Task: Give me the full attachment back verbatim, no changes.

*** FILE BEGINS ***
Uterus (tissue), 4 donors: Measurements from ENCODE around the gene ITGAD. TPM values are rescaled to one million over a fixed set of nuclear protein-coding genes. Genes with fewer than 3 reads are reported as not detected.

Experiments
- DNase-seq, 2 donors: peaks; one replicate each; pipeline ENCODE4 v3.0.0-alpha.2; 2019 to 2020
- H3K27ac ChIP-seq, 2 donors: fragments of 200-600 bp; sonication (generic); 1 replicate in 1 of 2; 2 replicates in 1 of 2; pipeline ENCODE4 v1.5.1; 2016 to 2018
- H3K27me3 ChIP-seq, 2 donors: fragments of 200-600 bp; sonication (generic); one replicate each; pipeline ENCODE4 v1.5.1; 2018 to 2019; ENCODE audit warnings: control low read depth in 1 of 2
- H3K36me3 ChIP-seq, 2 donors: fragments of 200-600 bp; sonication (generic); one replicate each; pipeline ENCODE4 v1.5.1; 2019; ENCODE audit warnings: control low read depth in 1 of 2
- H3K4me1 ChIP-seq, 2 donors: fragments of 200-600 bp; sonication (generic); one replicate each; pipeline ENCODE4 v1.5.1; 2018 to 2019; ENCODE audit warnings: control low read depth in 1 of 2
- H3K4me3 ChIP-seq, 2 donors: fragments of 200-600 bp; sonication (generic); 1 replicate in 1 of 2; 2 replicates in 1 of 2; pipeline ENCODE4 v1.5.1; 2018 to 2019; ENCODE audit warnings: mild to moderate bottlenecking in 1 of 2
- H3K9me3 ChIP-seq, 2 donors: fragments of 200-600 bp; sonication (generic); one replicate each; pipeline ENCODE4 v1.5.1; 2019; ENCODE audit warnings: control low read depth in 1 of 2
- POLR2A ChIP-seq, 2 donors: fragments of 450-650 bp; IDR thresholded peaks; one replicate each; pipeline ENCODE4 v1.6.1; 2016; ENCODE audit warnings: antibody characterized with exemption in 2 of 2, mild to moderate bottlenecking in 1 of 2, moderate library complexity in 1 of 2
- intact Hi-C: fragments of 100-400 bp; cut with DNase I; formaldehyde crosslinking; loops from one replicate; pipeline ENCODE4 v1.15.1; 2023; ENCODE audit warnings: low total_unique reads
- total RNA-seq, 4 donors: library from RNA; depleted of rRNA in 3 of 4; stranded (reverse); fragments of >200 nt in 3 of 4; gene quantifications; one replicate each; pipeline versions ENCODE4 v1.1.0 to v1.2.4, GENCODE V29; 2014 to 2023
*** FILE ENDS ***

Uterus (tissue), 4 donors: Measurements from ENCODE around the gene ITGAD. TPM values are rescaled to one million over a fixed set of nuclear protein-coding genes. Genes with fewer than 3 reads are reported as not detected.

Experiments
- DNase-seq, 2 donors: peaks; one replicate each; pipeline ENCODE4 v3.0.0-alpha.2; 2019 to 2020
- H3K27ac ChIP-seq, 2 donors: fragments of 200-600 bp; sonication (generic); 1 replicate in 1 of 2; 2 replicates in 1 of 2; pipeline ENCODE4 v1.5.1; 2016 to 2018
- H3K27me3 ChIP-seq, 2 donors: fragments of 200-600 bp; sonication (generic); one replicate each; pipeline ENCODE4 v1.5.1; 2018 to 2019; ENCODE audit warnings: control low read depth in 1 of 2
- H3K36me3 ChIP-seq, 2 donors: fragments of 200-600 bp; sonication (generic); one replicate each; pipeline ENCODE4 v1.5.1; 2019; ENCODE audit warnings: control low read depth in 1 of 2
- H3K4me1 ChIP-seq, 2 donors: fragments of 200-600 bp; sonication (generic); one replicate each; pipeline ENCODE4 v1.5.1; 2018 to 2019; ENCODE audit warnings: control low read depth in 1 of 2
- H3K4me3 ChIP-seq, 2 donors: fragments of 200-600 bp; sonication (generic); 1 replicate in 1 of 2; 2 replicates in 1 of 2; pipeline ENCODE4 v1.5.1; 2018 to 2019; ENCODE audit warnings: mild to moderate bottlenecking in 1 of 2
- H3K9me3 ChIP-seq, 2 donors: fragments of 200-600 bp; sonication (generic); one replicate each; pipeline ENCODE4 v1.5.1; 2019; ENCODE audit warnings: control low read depth in 1 of 2
- POLR2A ChIP-seq, 2 donors: fragments of 450-650 bp; IDR thresholded peaks; one replicate each; pipeline ENCODE4 v1.6.1; 2016; ENCODE audit warnings: antibody characterized with exemption in 2 of 2, mild to moderate bottlenecking in 1 of 2, moderate library complexity in 1 of 2
- intact Hi-C: fragments of 100-400 bp; cut with DNase I; formaldehyde crosslinking; loops from one replicate; pipeline ENCODE4 v1.15.1; 2023; ENCODE audit warnings: low total_unique reads
- total RNA-seq, 4 donors: library from RNA; depleted of rRNA in 3 of 4; stranded (reverse); fragments of >200 nt in 3 of 4; gene quantifications; one replicate each; pipeline versions ENCODE4 v1.1.0 to v1.2.4, GENCODE V29; 2014 to 2023